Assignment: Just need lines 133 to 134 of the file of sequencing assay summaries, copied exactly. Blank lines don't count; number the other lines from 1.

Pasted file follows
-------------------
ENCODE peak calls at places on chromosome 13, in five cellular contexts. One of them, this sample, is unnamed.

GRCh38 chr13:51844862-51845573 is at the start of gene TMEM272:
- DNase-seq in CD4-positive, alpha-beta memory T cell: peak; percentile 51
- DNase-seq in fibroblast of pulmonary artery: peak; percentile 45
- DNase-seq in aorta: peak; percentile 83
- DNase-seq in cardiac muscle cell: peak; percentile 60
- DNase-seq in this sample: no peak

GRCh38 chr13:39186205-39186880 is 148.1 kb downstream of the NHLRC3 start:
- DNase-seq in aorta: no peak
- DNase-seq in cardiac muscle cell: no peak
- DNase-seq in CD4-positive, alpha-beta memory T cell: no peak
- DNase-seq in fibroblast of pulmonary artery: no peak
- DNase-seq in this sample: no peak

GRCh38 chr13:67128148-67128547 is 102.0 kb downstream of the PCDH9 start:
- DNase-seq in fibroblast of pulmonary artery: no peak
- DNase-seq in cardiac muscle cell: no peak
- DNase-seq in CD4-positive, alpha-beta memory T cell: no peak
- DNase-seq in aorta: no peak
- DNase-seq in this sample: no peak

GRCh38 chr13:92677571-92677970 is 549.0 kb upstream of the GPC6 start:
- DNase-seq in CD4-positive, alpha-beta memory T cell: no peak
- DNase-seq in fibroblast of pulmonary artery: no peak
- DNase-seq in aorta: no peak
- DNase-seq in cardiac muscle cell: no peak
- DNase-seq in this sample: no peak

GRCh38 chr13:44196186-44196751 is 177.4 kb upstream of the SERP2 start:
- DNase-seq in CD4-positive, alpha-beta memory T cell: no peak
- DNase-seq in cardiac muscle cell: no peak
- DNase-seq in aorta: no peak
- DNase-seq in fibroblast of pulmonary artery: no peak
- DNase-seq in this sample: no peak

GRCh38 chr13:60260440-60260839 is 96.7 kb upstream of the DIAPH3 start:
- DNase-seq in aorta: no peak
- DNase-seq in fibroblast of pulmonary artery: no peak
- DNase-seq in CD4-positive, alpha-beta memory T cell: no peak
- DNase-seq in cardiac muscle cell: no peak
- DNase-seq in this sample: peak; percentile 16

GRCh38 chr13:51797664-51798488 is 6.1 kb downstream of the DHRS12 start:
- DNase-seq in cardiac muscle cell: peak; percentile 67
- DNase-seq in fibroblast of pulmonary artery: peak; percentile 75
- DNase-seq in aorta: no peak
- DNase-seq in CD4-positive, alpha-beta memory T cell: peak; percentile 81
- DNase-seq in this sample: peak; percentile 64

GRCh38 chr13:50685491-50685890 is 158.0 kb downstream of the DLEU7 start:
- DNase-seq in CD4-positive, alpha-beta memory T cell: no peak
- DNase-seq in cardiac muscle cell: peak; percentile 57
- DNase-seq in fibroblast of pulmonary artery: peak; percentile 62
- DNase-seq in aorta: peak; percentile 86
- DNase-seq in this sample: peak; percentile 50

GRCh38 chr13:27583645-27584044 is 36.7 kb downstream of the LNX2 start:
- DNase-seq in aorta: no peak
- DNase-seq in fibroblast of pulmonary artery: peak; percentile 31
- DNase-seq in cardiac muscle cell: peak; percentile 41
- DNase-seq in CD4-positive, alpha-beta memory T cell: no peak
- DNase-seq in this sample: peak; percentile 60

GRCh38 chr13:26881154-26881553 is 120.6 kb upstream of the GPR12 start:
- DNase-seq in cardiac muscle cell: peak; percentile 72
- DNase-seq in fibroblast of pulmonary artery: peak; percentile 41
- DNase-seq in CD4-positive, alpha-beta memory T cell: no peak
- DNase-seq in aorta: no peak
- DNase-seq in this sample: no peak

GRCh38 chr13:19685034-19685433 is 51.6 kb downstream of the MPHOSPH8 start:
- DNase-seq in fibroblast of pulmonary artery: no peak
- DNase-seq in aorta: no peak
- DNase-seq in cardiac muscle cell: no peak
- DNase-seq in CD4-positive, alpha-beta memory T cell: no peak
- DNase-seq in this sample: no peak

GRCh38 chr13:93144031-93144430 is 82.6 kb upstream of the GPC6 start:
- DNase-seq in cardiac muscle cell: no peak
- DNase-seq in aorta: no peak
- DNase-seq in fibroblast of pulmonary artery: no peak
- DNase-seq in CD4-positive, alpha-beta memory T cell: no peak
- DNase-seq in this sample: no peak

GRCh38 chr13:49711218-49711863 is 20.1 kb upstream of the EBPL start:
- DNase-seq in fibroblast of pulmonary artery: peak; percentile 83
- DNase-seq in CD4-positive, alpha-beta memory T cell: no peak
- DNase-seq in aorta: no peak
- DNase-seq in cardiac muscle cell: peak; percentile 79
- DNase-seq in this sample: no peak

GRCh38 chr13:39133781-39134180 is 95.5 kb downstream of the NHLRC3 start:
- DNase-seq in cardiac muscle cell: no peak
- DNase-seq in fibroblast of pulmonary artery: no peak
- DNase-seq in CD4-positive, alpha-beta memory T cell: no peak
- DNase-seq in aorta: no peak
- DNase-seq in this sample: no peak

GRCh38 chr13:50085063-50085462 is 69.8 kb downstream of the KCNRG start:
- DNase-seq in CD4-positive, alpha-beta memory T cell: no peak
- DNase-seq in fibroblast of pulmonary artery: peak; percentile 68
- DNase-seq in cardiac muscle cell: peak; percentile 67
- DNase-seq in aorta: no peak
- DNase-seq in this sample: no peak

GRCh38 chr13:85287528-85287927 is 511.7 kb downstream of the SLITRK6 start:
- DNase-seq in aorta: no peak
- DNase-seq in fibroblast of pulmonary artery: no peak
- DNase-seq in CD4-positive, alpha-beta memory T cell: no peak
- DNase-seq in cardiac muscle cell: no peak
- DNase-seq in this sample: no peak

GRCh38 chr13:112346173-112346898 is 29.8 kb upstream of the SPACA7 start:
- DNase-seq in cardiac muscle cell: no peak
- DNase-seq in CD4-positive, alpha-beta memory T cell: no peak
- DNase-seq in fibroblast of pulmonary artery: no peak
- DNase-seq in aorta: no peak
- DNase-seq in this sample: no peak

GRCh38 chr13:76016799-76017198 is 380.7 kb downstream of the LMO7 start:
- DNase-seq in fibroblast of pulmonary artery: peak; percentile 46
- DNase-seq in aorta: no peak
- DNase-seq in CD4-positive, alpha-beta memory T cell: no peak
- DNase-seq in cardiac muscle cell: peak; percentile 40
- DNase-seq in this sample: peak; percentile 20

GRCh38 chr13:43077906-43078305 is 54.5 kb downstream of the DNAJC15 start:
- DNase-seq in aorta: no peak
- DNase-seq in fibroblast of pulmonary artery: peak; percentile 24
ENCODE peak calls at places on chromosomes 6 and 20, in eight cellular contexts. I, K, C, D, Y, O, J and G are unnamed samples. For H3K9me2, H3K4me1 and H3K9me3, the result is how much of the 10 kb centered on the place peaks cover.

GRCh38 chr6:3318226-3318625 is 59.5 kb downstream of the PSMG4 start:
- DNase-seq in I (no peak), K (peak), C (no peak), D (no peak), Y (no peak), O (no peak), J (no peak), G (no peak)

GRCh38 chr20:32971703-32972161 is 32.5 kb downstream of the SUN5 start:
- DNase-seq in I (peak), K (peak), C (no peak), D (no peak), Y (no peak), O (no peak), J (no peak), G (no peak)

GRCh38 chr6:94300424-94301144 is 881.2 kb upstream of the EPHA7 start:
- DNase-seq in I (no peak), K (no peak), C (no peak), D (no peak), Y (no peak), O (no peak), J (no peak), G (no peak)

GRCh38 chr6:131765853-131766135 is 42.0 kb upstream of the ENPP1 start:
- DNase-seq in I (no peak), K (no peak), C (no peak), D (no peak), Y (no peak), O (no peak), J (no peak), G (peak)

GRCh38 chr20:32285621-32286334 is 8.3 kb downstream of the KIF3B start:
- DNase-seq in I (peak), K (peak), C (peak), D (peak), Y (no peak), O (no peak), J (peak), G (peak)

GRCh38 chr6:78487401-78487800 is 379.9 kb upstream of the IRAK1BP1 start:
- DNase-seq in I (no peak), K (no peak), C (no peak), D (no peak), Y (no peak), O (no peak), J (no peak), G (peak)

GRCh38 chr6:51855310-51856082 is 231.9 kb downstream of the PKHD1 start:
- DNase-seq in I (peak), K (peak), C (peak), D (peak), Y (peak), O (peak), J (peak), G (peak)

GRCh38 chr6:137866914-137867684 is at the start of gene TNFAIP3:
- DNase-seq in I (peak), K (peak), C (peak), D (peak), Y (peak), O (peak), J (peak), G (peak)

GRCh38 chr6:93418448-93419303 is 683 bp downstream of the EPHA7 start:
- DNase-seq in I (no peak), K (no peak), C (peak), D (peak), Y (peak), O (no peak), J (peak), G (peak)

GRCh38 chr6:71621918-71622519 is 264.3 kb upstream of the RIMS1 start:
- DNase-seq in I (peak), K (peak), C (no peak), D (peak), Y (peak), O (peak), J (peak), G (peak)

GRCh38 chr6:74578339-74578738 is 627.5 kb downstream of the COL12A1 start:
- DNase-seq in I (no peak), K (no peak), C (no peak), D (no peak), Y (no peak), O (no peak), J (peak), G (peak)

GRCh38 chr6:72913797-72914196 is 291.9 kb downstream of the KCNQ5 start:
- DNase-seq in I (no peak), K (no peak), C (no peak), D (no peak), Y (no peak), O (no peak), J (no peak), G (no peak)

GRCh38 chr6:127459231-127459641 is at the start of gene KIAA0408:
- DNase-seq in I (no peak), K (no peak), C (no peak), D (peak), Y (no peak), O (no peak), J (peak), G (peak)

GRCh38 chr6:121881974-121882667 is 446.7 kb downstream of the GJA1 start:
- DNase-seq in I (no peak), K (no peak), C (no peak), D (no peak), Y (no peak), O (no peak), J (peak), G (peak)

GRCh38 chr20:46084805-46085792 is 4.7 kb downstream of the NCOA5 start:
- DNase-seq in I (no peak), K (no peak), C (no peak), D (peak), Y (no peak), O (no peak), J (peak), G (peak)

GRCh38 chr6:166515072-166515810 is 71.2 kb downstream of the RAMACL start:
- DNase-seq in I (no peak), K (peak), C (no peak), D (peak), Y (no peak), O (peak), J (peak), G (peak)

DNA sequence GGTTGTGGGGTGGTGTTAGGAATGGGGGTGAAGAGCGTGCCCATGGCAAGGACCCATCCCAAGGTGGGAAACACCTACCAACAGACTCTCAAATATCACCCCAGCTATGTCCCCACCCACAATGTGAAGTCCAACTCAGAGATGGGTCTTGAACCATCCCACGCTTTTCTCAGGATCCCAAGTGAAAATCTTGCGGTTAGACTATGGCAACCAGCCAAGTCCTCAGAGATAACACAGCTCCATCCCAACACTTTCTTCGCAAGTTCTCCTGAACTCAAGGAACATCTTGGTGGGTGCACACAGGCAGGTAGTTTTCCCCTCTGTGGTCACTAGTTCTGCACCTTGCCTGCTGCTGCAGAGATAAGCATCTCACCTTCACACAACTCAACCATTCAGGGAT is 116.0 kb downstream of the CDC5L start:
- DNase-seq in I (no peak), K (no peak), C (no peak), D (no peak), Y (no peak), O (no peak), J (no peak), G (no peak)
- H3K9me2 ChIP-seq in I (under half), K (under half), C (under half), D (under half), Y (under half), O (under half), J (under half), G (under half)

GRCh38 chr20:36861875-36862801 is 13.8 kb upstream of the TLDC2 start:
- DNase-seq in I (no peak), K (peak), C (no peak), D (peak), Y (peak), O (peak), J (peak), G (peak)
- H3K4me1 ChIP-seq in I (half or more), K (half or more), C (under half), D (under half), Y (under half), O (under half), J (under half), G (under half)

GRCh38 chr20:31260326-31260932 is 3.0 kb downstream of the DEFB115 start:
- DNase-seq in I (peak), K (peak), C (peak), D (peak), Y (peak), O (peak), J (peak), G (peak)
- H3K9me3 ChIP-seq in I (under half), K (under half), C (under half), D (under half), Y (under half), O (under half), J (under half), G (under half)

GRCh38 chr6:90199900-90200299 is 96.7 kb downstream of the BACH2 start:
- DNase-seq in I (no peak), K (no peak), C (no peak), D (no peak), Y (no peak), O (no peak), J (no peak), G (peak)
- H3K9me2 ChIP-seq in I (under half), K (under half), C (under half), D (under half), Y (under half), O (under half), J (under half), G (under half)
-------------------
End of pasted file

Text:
- DNase-seq in I (peak), K (peak), C (no peak), D (peak), Y (peak), O (peak), J (peak), G (peak)

GRCh38 chr6:74578339-74578738 is 627.5 kb downstream of the COL12A1 start: